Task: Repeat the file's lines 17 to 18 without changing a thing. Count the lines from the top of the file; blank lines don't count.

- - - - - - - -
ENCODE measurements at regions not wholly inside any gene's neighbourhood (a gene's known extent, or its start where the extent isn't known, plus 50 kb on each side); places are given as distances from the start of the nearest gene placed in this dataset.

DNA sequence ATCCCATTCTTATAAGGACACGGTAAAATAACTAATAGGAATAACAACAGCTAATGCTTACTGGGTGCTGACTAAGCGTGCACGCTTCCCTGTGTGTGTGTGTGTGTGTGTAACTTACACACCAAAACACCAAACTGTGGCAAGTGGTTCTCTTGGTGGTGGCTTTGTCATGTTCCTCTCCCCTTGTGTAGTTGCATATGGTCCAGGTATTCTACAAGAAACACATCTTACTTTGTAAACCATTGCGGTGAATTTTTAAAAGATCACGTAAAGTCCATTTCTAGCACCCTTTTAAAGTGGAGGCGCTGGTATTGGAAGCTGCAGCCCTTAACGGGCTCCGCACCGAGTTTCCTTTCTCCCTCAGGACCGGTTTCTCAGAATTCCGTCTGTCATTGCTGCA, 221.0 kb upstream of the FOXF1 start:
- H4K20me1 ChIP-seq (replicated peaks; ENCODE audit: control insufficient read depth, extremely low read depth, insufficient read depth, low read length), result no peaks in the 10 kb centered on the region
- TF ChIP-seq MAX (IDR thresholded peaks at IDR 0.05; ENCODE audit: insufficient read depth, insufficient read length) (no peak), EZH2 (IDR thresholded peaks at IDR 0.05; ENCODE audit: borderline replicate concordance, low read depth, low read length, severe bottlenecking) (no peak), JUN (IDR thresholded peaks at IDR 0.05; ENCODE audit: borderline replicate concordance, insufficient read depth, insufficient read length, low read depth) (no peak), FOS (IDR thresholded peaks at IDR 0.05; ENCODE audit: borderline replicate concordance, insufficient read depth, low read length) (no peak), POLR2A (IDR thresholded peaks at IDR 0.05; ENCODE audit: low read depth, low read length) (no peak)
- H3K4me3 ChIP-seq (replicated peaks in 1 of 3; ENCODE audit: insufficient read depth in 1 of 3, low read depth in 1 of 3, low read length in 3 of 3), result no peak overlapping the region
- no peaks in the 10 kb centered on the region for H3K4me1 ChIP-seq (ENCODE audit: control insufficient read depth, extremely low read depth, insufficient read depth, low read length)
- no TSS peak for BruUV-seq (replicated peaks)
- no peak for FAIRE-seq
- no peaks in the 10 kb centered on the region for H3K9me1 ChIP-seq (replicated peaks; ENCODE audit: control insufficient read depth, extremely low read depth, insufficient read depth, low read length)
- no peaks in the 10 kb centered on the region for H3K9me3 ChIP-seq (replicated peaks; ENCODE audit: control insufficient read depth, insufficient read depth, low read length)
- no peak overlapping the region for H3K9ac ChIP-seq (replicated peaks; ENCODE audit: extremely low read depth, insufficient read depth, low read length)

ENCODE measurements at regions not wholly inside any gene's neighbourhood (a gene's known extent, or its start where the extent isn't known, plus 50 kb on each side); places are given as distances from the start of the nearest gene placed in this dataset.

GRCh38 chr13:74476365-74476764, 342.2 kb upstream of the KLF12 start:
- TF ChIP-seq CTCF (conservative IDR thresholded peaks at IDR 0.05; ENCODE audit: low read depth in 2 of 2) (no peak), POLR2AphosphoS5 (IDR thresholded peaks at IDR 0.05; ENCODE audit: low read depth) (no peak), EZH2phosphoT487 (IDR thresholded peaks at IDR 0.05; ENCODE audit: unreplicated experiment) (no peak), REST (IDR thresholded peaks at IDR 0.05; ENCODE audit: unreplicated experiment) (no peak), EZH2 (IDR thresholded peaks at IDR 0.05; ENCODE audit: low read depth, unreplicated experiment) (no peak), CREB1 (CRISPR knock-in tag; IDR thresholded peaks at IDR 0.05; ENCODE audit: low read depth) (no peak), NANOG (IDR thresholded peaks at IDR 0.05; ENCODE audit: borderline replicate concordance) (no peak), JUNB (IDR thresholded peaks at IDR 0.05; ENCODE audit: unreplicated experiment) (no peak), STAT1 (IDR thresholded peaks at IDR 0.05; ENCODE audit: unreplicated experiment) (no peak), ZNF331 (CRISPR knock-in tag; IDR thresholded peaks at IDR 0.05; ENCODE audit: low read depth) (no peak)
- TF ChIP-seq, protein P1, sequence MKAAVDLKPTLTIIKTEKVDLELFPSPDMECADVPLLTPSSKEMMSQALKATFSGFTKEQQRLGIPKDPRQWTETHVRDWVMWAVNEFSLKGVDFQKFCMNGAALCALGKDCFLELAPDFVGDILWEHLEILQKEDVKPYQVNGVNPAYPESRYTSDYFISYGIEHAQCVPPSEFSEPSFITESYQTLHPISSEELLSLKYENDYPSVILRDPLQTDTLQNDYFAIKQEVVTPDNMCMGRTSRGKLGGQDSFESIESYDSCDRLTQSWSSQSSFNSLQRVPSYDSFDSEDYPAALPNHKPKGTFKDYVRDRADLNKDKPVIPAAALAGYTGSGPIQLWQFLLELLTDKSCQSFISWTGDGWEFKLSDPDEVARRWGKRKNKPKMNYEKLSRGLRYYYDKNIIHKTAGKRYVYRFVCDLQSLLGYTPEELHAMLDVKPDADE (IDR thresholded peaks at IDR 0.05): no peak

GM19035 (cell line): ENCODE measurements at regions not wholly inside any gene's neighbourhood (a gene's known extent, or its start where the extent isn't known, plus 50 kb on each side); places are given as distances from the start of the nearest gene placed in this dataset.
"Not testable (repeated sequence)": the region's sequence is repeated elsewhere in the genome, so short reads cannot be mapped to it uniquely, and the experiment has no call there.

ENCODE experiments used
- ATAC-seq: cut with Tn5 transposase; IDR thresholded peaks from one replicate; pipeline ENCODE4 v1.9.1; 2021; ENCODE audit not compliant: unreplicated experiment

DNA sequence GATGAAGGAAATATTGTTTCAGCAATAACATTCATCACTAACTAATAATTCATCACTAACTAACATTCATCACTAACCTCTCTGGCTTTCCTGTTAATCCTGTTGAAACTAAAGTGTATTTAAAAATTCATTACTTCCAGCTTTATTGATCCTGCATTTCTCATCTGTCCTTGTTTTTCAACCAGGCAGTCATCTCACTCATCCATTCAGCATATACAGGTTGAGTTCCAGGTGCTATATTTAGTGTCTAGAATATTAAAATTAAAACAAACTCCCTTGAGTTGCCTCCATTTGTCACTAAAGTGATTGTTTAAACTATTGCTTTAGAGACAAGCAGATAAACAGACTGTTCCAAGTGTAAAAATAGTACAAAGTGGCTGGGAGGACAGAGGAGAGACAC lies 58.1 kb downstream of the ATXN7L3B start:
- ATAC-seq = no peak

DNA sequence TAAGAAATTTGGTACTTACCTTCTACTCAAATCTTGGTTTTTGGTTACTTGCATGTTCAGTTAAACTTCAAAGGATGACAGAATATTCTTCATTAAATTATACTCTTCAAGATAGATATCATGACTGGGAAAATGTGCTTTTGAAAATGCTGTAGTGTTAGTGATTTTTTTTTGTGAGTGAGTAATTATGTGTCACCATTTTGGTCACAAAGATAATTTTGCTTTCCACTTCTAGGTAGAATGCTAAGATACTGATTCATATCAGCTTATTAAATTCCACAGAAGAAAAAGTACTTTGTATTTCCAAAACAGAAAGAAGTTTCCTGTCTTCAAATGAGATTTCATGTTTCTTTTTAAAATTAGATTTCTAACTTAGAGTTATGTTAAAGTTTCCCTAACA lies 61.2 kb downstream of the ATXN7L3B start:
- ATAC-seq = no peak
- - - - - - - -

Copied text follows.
"Not testable (repeated sequence)": the region's sequence is repeated elsewhere in the genome, so short reads cannot be mapped to it uniquely, and the experiment has no call there.

ENCODE experiments used